Coyote’s are sneaky creatures and tenacious to boot. Catching a Coyote is no small feat; hence, the market becoming flooded with many different options on assisting you lure and snag these little nuisances. And why we call them nuisances is that they are responsible for most of the killings and possible extinction of many species of deer.
Farmers and Game Land Owners are calling out for help to any and everybody that can help them eliminate these wily beasts. While Wile E Coyote, from the cartoons, has not, to date managed to catch the Roadrunner, the real Coyote’s out on the prairies are much more successful.
So, how can we help you on your next Coyote hunting trip?
Coyote lures are the next best invention since sliced cheese. Utilizing one of the luring options will see you bagging more Coyote’s every time you go out on a hunt.
1. The Various Coyote Lure Options
- Bait Lure. Much like you would use bait to catch a fish, so you can do the same with Coyotes. Bait is simply dead meat of any animal that the Coyote would be interested in eating, such as rabbit, deer, chicken, or other smaller type prey. Some hunters are even using Bobcat’s meat as well as shark. We are thinking a Coyote is not that fussy, so any dang piece of fresh meat will do the trick. Even road kill will work.
- Urine Lure. When it comes to Coyotes and their keen sense of smell, they will go to a site where they can smell the urine of an animal. This tells them, in their mind, that an animal of prey is close by. Using urine lure’s in and around an area where Coyote’s normally frequent can mean a sure shot. In addition, Coyote’s will also have a look if they smell another Coyote’s urine, they are that inquisitive.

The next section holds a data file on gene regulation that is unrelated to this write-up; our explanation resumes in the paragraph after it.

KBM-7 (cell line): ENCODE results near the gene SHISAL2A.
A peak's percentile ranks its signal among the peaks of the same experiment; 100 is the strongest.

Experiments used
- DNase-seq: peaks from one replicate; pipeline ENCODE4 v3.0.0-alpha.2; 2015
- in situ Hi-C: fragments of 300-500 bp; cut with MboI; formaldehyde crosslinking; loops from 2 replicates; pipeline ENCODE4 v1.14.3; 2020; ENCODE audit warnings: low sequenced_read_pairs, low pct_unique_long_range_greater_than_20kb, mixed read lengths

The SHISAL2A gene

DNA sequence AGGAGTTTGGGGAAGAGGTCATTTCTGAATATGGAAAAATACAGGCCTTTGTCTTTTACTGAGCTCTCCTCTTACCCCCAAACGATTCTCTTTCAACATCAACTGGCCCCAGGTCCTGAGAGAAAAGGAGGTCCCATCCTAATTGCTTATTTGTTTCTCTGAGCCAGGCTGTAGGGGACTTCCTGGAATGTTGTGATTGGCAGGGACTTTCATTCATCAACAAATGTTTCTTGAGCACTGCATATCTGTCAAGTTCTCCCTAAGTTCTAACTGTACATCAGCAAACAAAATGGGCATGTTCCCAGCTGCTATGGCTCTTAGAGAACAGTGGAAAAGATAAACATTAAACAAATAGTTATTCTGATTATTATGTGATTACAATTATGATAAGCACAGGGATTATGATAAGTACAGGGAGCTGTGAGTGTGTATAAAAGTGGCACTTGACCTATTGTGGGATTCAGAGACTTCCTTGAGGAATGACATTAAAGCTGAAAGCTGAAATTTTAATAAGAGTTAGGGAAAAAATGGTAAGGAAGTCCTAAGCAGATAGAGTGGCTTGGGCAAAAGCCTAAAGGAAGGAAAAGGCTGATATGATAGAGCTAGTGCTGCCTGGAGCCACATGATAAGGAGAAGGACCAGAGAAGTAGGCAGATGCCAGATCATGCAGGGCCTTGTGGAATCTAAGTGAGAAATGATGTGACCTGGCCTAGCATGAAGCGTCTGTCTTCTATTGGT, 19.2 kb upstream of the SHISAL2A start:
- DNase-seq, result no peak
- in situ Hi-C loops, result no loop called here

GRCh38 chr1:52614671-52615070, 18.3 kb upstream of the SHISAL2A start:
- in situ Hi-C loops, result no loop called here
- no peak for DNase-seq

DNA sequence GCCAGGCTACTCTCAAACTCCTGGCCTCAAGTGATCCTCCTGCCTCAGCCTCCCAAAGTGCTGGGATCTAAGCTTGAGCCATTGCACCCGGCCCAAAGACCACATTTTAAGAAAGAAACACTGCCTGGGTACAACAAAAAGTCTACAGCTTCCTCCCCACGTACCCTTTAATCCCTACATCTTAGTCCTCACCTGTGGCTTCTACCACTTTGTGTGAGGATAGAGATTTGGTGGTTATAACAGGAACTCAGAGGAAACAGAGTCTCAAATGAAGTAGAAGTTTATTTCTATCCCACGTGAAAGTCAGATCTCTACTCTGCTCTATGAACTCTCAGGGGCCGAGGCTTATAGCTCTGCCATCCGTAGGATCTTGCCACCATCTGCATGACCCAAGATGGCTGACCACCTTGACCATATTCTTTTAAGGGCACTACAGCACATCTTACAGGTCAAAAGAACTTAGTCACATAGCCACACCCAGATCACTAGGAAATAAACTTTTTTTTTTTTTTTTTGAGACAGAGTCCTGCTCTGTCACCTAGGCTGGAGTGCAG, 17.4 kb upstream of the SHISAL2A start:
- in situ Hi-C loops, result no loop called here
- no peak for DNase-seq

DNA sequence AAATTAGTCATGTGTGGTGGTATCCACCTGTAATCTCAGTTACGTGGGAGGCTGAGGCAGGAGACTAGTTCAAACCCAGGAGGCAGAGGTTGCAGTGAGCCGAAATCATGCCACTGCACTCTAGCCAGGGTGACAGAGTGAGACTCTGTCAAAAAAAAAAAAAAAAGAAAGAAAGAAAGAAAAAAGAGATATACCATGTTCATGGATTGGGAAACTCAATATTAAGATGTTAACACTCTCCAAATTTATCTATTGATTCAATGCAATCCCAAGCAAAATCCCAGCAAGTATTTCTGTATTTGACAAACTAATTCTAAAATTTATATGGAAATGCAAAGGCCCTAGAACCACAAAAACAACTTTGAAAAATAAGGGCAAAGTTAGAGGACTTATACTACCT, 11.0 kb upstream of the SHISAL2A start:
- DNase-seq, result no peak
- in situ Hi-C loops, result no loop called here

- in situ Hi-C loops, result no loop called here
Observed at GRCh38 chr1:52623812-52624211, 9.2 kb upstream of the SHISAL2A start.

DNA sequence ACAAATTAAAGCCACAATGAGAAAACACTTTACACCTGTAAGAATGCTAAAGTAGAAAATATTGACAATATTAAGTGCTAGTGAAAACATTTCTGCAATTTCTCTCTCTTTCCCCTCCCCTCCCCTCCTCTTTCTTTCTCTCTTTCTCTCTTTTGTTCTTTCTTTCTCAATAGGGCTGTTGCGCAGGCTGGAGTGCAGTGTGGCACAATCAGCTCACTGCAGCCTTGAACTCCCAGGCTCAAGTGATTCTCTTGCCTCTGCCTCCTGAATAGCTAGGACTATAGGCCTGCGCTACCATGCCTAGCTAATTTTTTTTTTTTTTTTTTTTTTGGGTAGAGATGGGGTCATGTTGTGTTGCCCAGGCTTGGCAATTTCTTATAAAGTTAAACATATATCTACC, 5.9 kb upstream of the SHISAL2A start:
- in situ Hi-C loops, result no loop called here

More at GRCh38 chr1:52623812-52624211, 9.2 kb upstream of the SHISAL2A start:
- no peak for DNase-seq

- Gland Lure. The secretion gland of some animals is seen as the perfect lure for Coyote’s. Think about a skunk or a mink. The musky scent of a stinky skunk will get the Coyote sniffing in before you know it. The more powerful the better.
- Food Lure. Coyote, in the death, want food. That is there reason for hunting. So providing them will easy food is a sure fire way of drawing them in. Before you go a hunting for your Coyote, shoot down a few rabbits, muskrat, or beavers and carry those suckers around with you. They will eventually lure the little rascal in, purely out of hunger. In addition, some hunters are using canned dog food. This has the same affect as fresh food. Go figure. Coyote’s are just ravenous animals, it appears.
- Long Distance Call Lure. A scent that can reach a longer distance is a winner, especially when your Coyote are not in or near the vicinity you are hunting in. The powerful, long reaching scent will have him travelling the miles to find out what is potting.
- Curiosity Lure. Now curiosity lures are everything else that was not mentioned to lure the Coyote. They are inquisitive creatures by nature and an odd smell will have them come a looking. So trying out beaver tail oil, rendered skunk fat, spiked fish oil, and even sac oil could do the job.